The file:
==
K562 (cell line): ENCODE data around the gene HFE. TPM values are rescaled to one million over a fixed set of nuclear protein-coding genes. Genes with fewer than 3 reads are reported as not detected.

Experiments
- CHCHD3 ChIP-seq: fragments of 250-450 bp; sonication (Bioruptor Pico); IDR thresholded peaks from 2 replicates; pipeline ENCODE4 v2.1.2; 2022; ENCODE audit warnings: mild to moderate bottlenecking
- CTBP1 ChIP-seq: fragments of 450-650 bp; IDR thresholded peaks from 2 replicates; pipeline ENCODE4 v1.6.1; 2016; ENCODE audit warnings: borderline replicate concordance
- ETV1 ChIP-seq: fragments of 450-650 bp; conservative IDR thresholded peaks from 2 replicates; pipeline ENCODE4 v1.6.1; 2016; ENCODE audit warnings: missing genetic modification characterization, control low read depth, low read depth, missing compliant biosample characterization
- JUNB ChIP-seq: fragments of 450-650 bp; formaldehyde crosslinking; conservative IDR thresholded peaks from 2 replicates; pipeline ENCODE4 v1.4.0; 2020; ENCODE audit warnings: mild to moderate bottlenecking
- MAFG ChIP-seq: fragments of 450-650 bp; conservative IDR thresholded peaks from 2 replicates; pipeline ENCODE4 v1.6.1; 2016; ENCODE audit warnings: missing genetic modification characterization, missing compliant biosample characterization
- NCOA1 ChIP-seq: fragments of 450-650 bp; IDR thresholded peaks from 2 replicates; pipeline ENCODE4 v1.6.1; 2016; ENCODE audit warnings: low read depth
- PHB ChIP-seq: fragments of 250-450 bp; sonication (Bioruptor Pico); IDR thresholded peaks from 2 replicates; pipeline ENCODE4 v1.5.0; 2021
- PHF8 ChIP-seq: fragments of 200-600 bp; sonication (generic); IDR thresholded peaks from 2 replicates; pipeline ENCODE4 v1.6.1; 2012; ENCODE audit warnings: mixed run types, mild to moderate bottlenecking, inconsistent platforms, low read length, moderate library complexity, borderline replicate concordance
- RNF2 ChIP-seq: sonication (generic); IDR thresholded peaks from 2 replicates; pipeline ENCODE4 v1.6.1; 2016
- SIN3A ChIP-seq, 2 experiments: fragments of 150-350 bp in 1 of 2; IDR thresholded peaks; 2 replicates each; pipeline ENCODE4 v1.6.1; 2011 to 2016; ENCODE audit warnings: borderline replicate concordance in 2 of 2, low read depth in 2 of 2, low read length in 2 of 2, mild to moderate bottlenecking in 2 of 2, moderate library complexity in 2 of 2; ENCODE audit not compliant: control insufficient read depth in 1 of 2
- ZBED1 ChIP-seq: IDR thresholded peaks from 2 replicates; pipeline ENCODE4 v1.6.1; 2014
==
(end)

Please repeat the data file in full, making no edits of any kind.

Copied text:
K562 (cell line): ENCODE data around the gene HFE. TPM values are rescaled to one million over a fixed set of nuclear protein-coding genes. Genes with fewer than 3 reads are reported as not detected.

Experiments
- CHCHD3 ChIP-seq: fragments of 250-450 bp; sonication (Bioruptor Pico); IDR thresholded peaks from 2 replicates; pipeline ENCODE4 v2.1.2; 2022; ENCODE audit warnings: mild to moderate bottlenecking
- CTBP1 ChIP-seq: fragments of 450-650 bp; IDR thresholded peaks from 2 replicates; pipeline ENCODE4 v1.6.1; 2016; ENCODE audit warnings: borderline replicate concordance
- ETV1 ChIP-seq: fragments of 450-650 bp; conservative IDR thresholded peaks from 2 replicates; pipeline ENCODE4 v1.6.1; 2016; ENCODE audit warnings: missing genetic modification characterization, control low read depth, low read depth, missing compliant biosample characterization
- JUNB ChIP-seq: fragments of 450-650 bp; formaldehyde crosslinking; conservative IDR thresholded peaks from 2 replicates; pipeline ENCODE4 v1.4.0; 2020; ENCODE audit warnings: mild to moderate bottlenecking
- MAFG ChIP-seq: fragments of 450-650 bp; conservative IDR thresholded peaks from 2 replicates; pipeline ENCODE4 v1.6.1; 2016; ENCODE audit warnings: missing genetic modification characterization, missing compliant biosample characterization
- NCOA1 ChIP-seq: fragments of 450-650 bp; IDR thresholded peaks from 2 replicates; pipeline ENCODE4 v1.6.1; 2016; ENCODE audit warnings: low read depth
- PHB ChIP-seq: fragments of 250-450 bp; sonication (Bioruptor Pico); IDR thresholded peaks from 2 replicates; pipeline ENCODE4 v1.5.0; 2021
- PHF8 ChIP-seq: fragments of 200-600 bp; sonication (generic); IDR thresholded peaks from 2 replicates; pipeline ENCODE4 v1.6.1; 2012; ENCODE audit warnings: mixed run types, mild to moderate bottlenecking, inconsistent platforms, low read length, moderate library complexity, borderline replicate concordance
- RNF2 ChIP-seq: sonication (generic); IDR thresholded peaks from 2 replicates; pipeline ENCODE4 v1.6.1; 2016
- SIN3A ChIP-seq, 2 experiments: fragments of 150-350 bp in 1 of 2; IDR thresholded peaks; 2 replicates each; pipeline ENCODE4 v1.6.1; 2011 to 2016; ENCODE audit warnings: borderline replicate concordance in 2 of 2, low read depth in 2 of 2, low read length in 2 of 2, mild to moderate bottlenecking in 2 of 2, moderate library complexity in 2 of 2; ENCODE audit not compliant: control insufficient read depth in 1 of 2
- ZBED1 ChIP-seq: IDR thresholded peaks from 2 replicates; pipeline ENCODE4 v1.6.1; 2014